Kilimanjaro – The only way is up! And then back down…

On October 19th, 2013, a group of 14 people embarked on the challenge of their lives, attempting to summit the world’s highest free standing mountain – Mount Kilimanjaro, Tanzania.

Towering at 5895 metres (19,341ft) many have tried and failed, so by no means was the task in hand an easy one. Admittedly, hearing the stories about the celebrities that have conquered the mountain made us think, “Surely this can’t be that hard?!” – However with growing suspicions that their stay was not only longer, but slightly more ‘glamorous’ than ours, we began to think twice. In addition, research beforehand kindly informed me that around ten people per year die trying to summit the mountain – a confidence booster if ever I’ve heard one…thanks Google!

We had around 35 porters between a group of 14, and it has to be said – they’re the most amazing people I’ve ever met. A trek for us novices that took four hours took them just under an hour – yes, they’re pretty quick. Bearing in mind they’re carrying our bags for our six day stay, along with tables (often on their head), chairs, food, gas canisters, and anything else you can imagine, their stamina and overall energy is quite remarkable.

At the gate to Kilimanjaro National Park, spirits were flying high. Slightly embarrassingly, the majority of us secretly thought the climb wouldn’t be overly challenging – jokingly described as a ‘walk in the park’, we were in for a shock.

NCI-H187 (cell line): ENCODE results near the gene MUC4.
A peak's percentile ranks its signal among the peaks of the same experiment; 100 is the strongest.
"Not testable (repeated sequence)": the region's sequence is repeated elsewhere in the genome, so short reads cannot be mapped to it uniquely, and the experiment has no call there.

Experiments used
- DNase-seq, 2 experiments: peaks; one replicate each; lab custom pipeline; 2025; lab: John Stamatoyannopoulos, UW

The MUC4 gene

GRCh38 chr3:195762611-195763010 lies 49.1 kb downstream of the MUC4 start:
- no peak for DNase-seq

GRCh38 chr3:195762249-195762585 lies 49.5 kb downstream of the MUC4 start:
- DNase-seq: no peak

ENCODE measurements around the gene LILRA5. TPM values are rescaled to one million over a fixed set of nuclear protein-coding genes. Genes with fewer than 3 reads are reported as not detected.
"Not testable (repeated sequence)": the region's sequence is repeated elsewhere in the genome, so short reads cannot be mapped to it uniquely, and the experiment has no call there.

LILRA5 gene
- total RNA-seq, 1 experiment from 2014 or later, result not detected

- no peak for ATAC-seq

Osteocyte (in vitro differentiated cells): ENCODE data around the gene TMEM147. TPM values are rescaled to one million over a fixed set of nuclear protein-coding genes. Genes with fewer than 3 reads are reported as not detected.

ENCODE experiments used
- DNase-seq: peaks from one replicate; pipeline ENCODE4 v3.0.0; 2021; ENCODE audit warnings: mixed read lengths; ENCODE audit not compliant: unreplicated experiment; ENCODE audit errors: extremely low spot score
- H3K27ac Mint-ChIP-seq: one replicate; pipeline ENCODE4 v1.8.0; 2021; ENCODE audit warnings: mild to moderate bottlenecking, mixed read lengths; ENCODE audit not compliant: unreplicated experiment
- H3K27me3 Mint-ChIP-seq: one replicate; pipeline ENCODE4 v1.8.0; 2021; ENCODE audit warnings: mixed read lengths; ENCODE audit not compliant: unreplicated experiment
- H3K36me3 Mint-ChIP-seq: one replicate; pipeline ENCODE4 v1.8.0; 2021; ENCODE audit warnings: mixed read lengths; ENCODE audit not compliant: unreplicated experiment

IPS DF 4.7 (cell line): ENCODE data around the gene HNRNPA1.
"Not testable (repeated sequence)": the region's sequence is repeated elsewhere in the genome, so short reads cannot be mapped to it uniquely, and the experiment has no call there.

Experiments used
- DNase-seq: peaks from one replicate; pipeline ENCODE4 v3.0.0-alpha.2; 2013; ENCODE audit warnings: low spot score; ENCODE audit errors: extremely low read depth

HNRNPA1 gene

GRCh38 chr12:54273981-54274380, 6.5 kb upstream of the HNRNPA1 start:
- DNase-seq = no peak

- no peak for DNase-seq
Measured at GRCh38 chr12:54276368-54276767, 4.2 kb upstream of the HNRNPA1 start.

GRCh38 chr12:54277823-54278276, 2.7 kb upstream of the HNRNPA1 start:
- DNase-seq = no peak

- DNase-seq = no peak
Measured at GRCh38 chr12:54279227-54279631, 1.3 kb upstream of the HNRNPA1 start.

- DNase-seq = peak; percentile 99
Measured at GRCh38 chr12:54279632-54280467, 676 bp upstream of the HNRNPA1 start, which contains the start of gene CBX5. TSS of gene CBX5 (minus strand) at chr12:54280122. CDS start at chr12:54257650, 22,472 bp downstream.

The bottom of the mountain is incredible. Resembling something of a jungle, trees hundreds of feet high tower over you – creating a much needed shelter from the scorching African sun. With a fairly gradual incline, we reached the first camp having escaped any injuries, generally keeping ourselves physically intact. Greeted by a heart-warming tea, coffee and popcorn from the locals (the daily mid-afternoon snack) we settled at camp for the first time. Our accommodation for the next six days was to be a two-man tent accompanied by a rather breath taking view of the African night sky, the stars so close that it seemed you could almost hand pick each and every one. Oh, Not to mention a very ominous looking ‘toilet’.

The days to follow would become increasingly harder. The higher we got, the colder it became. Already struggling with a pretty poor night’s sleep using the mountain as our mattress, it became physically challenging even for the fittest of individual’s to battle a 9 hour walk, from one camp to the next. We found ourselves trekking 1000 metres up, and then almost the same amount back down again to acclimatise (the main reason for the walk to the summit taking so long) – knowing you’re not making any actual ‘progress’, however, is hard to become motivated by.

From the second day we had the snow covered summit in our sights – its intimidating peak towered over us, but no matter how far we walked, it seemed, we never got closer.